Burden of Diabetes on the Ability to Work
A systematic review
- Marie-Claude Breton, PHD1,2⇓,
- Line Guénette, PHD1,2,3,
- Mohamed Amine Amiche, DPHARM1,2,3,
- Jeanne-Françoise Kayibanda, PHD1,2,3,
- Jean-Pierre Grégoire, PHD1,2,3 and
- Jocelyne Moisan, PHD1,2,3
- 1Chair on Adherence to Treatments, Laval University, Quebec City, Quebec, Canada
- 2URESP, Centre de recherche du CHU de Québec, Quebec City, Quebec, Canada
- 3Faculty of Pharmacy, Laval University, Quebec City, Quebec, Canada
- Corresponding author: Marie-Claude Breton, .
Type 2 diabetes is an increasingly common disease (1) that places a considerable economic burden on society. An estimated 171 million people were suffering from diabetes in 2000, and this number could total 366 million by 2030 (1). Type 2 diabetes accounts for more than 90% of all diabetes cases, and it often appears in middle age (2). In 2010, the prevalence of diabetes in the U.S. was 11.3 and 26.9% among individuals aged 20 years or over and 65 years or older (2), respectively.
In 2007, costs related to diabetes in the U.S. were an estimated $174 billion; $116 billion in direct costs and $58 billion in indirect costs (3). Direct costs include the cost of personal expenditures, drugs, and health care services, whereas indirect costs include lost productivity at work. Lost productivity at work may be measured through absenteeism (time lost from work due to illness), presenteeism (time at work impaired due to illness), productivity (time lost from work due to illness plus time at work impaired due to illness), or early retirement (retirement before the official retirement age due to illness).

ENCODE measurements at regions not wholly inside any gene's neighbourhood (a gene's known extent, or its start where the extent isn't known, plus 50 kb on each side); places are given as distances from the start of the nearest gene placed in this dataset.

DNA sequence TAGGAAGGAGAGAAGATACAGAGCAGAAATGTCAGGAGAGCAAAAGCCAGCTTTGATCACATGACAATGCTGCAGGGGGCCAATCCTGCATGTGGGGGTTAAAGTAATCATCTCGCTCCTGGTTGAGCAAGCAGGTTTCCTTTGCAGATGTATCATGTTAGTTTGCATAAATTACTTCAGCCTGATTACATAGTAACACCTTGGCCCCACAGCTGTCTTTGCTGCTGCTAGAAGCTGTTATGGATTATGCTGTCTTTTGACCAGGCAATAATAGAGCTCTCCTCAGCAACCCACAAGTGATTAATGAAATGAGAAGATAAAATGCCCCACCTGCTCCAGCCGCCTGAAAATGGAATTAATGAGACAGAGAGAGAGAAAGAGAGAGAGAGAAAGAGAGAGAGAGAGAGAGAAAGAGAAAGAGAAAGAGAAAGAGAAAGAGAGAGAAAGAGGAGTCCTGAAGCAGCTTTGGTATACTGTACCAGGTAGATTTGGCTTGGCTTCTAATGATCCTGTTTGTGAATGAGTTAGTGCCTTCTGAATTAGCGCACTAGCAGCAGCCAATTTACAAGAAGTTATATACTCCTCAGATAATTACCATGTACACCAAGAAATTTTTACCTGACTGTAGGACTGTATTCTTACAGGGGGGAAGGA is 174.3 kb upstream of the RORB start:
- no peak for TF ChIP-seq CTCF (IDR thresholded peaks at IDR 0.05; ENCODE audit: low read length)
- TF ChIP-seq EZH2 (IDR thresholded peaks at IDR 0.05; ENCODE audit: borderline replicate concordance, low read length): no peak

Lost productivity at work is an important concern for employees, employers, and society. Moreover, the complications related to diabetes are a major cause of disability, reduced quality of life, and death (4). Employees with diabetes may stop working prematurely (5–8) and may experience unemployment (7,9–12), which could translate into a reduction in earned income and savings (13) and loss of self-esteem (14). For employers too, lost productivity due to absenteeism (6,8,13,15–23), presenteeism (17), and early retirement (5–7) is an important economic issue.